• 12. Why Detailed Mechanism Generation? Detailed mechanisms of large hydrocarbons: Too large and too complex now to do by hand Hundreds to thousands of species and reactions Automation is another level of thinking: Not thinking of individual species and reactions Rather classes of species and reactions Chemical classes: Groups of reactions and species with similar properties Engi CO nes 12 © 2006 Edward S. Blurock, Gladys Moréac, Lund University - All rights reserved. Confidential
  • 13. Single Reaction Generation Reaction Center The set of bonds and atom valences that change in the course of a reaction Examples: A C C C C ● ● ● A Generic Loss of Radical to Form Olefin O C C C C ● ● ● O Generic Group Replaced by an Oxygen Engi CO nes 13 © 2006 Edward S. Blurock, Gladys Moréac, Lund University - All rights reserved. Confidential
  • 14. Single Reaction Generation Reaction Pattern Supplemented with the Environment around Reactive Center (Functional Groups which can effect reaction rate) Ra Rc O H O H C O C O C C ● ● Rb Rd Include Bonding C+ C O H O of Carbon ● Ra Rc Peroxyl Group Influence on bonding C+ O H O C ● Engi CO Rb Rd nes 14 © 2006 Edward S. Blurock, Gladys Moréac, Lund University - All rights reserved. Confidential
  • 15. Single Reaction Generation Ra Rc The Reactive Center Changes O H C O C ● Rb Rd Correspondence Between Reactants and Products Ra Rc O H C O C ● The surrounding functional Rb Rd Groups are unchanged Determines how the bonding and atom valences are changed in the course of the reaction Engi CO nes 15 © 2006 Edward S. Blurock, Gladys Moréac, Lund University - All rights reserved. Confidential
  • 16. Single Reaction Generation Reaction Formation Match Reactant of Reaction Pattern with Reactant Ra Rc O H C O Reaction Pattern C ● Rb Rd H H H H Reactant O H C C O C C ● H H H H Engi CO nes 16 © 2006 Edward S. Blurock, Gladys Moréac, Lund University - All rights reserved. Confidential
  • 17. Single Reaction Generation Reaction pattern: Ra Rc Ra Rc + ●O C C O H C O O H C ● Rb Rd Rb Rd Application to form a specific reaction: H H H H H H H H + ●O H H C C O H C C C C O O H C C ● H H H H H H Chemical formula in the mechanism: CH3CH2●CHCH2OOH CH3CH2CHCH2 + OOH ● Engi CO nes 17 © 2006 Edward S. Blurock, Gladys Moréac, Lund University - All rights reserved. Confidential
  • 18. Mechanism Generation Single Reaction Generation – Generic Reaction Classes Definition of Reactive Center and Environment – Application of Reaction Class to Species Recognition of reactive center Application of bond/valence changes Reaction Pathways – Sub-Mechanisms Complete Mechanism Generation – Exhaustive Application of Reaction Classes Filtering of unwanted reactions – Controlled Generation Generate only a fixed path of reactions Engi CO nes 18 © 2006 Edward S. Blurock, Gladys Moréac, Lund University - All rights reserved. Confidential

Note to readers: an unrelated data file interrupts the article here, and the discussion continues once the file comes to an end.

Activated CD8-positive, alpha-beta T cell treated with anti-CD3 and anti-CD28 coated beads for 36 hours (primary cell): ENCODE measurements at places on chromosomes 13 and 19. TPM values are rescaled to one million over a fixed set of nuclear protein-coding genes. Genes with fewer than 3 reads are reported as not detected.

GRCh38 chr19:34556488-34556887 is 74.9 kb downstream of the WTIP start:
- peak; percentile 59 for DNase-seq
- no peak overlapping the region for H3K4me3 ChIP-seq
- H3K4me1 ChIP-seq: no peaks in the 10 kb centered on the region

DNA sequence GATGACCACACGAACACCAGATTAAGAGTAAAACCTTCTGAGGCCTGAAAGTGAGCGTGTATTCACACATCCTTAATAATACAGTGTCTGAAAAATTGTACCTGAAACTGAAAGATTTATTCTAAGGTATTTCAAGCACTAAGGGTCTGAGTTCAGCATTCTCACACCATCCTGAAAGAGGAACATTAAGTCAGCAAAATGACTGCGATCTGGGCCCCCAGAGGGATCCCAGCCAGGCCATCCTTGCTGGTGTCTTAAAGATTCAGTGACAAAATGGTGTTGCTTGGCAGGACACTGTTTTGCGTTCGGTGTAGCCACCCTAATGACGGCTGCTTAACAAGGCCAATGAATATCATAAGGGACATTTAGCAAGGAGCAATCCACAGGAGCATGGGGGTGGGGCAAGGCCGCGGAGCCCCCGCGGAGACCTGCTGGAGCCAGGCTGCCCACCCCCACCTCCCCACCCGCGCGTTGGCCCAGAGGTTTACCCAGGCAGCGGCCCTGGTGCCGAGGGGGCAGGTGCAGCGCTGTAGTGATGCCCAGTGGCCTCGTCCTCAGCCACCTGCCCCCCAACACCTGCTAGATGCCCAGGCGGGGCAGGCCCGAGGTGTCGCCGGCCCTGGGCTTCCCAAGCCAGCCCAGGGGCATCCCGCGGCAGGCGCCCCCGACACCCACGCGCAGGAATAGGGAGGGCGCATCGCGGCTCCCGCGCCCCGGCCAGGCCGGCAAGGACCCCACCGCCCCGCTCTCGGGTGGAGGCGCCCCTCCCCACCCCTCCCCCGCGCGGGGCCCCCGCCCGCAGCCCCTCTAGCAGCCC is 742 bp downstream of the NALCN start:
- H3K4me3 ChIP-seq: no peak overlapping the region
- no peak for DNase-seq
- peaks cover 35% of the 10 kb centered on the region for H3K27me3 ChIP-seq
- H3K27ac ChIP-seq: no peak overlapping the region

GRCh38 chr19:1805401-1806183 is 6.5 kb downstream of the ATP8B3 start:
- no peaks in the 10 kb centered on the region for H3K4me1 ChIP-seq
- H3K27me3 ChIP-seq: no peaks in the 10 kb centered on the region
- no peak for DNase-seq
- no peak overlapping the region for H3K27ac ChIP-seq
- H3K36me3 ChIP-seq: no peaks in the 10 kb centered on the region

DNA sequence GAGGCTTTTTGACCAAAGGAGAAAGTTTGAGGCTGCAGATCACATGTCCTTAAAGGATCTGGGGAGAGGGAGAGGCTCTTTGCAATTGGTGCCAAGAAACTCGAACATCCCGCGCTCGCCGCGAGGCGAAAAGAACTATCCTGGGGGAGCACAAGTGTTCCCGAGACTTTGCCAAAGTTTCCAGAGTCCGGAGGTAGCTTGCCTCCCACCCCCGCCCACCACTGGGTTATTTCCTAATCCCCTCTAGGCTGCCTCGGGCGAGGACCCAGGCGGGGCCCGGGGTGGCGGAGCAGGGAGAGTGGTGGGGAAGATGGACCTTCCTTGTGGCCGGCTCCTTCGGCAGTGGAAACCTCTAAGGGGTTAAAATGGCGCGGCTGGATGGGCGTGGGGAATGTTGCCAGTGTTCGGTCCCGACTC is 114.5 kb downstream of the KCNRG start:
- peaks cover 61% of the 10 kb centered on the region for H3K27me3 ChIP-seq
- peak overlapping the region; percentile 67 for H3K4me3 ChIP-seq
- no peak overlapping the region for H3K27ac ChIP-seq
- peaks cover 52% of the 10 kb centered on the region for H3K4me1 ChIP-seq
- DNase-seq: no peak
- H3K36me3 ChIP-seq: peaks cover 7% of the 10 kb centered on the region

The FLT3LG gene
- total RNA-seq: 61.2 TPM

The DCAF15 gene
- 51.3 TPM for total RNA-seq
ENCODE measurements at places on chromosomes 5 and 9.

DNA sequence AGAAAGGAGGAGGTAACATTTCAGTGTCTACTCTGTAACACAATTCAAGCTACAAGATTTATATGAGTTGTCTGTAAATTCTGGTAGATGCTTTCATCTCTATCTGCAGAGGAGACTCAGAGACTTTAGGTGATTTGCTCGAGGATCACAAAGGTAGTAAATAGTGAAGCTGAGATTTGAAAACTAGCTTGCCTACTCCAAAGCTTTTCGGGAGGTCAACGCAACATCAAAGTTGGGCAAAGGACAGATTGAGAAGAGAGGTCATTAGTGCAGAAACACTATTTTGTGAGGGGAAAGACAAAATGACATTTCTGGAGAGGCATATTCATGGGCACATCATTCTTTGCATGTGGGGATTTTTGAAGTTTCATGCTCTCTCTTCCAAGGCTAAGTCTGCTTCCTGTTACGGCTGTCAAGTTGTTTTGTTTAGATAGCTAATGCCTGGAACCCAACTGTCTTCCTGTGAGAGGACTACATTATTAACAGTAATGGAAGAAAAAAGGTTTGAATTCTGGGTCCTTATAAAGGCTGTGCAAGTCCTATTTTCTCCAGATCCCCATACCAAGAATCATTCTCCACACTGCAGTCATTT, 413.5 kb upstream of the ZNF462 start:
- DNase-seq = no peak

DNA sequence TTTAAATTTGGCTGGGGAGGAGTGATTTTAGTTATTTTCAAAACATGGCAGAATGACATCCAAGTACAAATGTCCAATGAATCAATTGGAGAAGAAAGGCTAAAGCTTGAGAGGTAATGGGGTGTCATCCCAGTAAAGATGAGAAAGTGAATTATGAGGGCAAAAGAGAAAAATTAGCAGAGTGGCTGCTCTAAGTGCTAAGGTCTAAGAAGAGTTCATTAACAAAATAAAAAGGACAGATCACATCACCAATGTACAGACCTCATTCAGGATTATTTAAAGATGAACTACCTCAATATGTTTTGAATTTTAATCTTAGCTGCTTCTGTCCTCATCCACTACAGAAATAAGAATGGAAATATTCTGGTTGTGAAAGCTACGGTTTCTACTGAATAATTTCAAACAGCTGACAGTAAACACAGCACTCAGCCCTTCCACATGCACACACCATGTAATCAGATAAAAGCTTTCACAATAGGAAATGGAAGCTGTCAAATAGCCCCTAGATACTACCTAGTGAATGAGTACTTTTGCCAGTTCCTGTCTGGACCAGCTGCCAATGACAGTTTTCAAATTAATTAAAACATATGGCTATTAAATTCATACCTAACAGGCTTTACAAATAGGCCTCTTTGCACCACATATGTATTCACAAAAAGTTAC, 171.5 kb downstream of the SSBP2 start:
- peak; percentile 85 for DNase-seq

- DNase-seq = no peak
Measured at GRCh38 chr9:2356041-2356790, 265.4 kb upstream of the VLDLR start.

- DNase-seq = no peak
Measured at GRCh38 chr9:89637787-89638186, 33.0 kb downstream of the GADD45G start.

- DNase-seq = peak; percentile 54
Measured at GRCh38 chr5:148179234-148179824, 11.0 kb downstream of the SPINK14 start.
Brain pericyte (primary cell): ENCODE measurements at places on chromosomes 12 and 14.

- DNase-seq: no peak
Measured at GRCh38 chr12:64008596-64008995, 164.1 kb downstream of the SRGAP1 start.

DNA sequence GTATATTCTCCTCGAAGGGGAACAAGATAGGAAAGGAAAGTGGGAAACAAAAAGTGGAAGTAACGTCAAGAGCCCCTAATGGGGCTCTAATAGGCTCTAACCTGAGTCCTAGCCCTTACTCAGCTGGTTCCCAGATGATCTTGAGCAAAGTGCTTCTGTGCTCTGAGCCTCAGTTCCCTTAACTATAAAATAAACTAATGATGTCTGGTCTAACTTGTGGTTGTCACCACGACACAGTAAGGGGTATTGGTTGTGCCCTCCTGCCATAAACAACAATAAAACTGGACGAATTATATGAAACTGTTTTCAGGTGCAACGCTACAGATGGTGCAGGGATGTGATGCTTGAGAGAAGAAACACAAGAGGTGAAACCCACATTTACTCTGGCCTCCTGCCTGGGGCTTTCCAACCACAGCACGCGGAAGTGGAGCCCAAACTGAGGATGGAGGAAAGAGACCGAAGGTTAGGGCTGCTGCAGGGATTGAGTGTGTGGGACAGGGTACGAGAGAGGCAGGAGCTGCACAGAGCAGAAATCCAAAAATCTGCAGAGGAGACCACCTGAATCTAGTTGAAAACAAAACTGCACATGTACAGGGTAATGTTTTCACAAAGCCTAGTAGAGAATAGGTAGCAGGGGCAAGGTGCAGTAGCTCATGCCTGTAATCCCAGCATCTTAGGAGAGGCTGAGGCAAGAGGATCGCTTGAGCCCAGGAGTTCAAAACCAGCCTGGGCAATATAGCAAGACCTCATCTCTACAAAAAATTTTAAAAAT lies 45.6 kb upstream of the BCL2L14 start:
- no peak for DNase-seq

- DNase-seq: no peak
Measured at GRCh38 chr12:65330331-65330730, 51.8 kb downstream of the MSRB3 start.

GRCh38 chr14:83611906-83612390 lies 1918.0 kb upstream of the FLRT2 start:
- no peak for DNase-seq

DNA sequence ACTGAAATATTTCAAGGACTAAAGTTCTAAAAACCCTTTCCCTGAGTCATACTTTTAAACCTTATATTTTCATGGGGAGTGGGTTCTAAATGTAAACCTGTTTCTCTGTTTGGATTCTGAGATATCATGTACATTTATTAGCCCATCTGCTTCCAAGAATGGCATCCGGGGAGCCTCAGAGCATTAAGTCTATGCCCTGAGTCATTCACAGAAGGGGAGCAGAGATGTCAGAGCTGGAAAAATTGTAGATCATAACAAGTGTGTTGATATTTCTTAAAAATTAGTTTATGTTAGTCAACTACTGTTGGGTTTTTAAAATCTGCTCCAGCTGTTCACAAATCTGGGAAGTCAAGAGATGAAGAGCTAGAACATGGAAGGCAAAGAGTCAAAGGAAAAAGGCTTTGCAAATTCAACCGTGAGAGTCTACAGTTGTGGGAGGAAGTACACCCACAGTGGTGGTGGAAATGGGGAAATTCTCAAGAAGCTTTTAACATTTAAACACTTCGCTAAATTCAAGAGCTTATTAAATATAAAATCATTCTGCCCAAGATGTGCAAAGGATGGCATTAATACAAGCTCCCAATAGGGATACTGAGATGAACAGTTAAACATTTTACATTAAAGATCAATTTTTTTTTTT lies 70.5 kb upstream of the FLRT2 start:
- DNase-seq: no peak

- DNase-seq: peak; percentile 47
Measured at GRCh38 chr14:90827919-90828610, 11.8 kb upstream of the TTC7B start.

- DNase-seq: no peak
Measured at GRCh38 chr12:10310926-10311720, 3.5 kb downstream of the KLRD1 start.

• 19. Reaction Pathway Classic low temperature alkane pathway Generic: Example: R + O2 = ●R +O2H CH3CH2CH2CH3 + O2 = ●CH2CH2CH2CH3 + O2H R + O2 = ●ROO CH2CH2CH2CH3 + O2 = ●OOCH2CH2CH2CH3 ● ● OOCH2CH2CH2CH3 = HOOCH2●CHCH2CH3 ROO = ●QOOH ● ● QOOH + O2 = ●OOQOOH HOOCH2●CHCH2CH3 + O2= HOOCH2CH(OO)CH2CH3 ● HOOCH2CH(OO)CH2CH3 = HCOCH(OOH)CH2CH3 + OH OOQOOH = ●OQOOH + OH ● HCOCH(OOH)CH2CH3 = products + OH OQOOH = products + OH ● Engi CO nes 19 © 2006 Edward S. Blurock, Gladys Moréac, Lund University - All rights reserved. Confidential
  • 20. Reaction Pathway A pathway generates a sub-mechanism tree of reactions Engi CO nes 20 © 2006 Edward S. Blurock, Gladys Moréac, Lund University - All rights reserved. Confidential
  • 21. Detailed Mechanism Generation Single Reaction Generation – Generic Reaction Classes Definition of Reactive Center and Environment – Application of Reaction Class to Species Recognition of reactive center Application of bond/valence changes Reaction Pathways – Sub-Mechanisms Complete Mechanism Generation – Exhaustive Application of Reaction Classes Filtering of unwanted reactions – Controlled Generation Generate only a fixed path of reactions Engi CO nes 21 © 2006 Edward S. Blurock, Gladys Moréac, Lund University - All rights reserved. Confidential
  • 22. Combinatorial Explosion The number of combinations of applications of reaction classes can increase rapidly with species size n-butane n-hexane n-decane Engi CO nes 22 © 2006 Edward S. Blurock, Gladys Moréac, Lund University - All rights reserved. Confidential
  • 23. Combinatorial Explosion Everything can react with everything in a multitude of ways ! A large part of detailed mechanism production is deciding what is important and what is not How to avoid the combinatorial explosion? – Filtering of unreasonable reactions – Controlled generation of only the wanted reactions Engi CO nes 23 © 2006 Edward S. Blurock, Gladys Moréac, Lund University - All rights reserved. Confidential
  • 24. Exhaustive with Filtering Seed molecule Filter out Generate next reaction End if no products Product pool Examples: De Witt, M.J., Dooling, D.J., Broadbelt, L.J, Ind. Eng. Chem. Res., 39, 2228-2237 (2000) –Tetradecane pyrolysis: large extensive mechanisms Grenda J.M., Androulaktis, I.P., Dean, A.M., Green Jr., W.H., Ind. Eng. Chem. Res,42, 1000-1010 (2003) –Pressure dependent reactions through cycloalkyl intermediates –Use of Quantum Rice-Ramsperger-Kassel (QRRK) for pressure dependence Engi CO nes 24 © 2006 Edward S. Blurock, Gladys Moréac, Lund University - All rights reserved. Confidential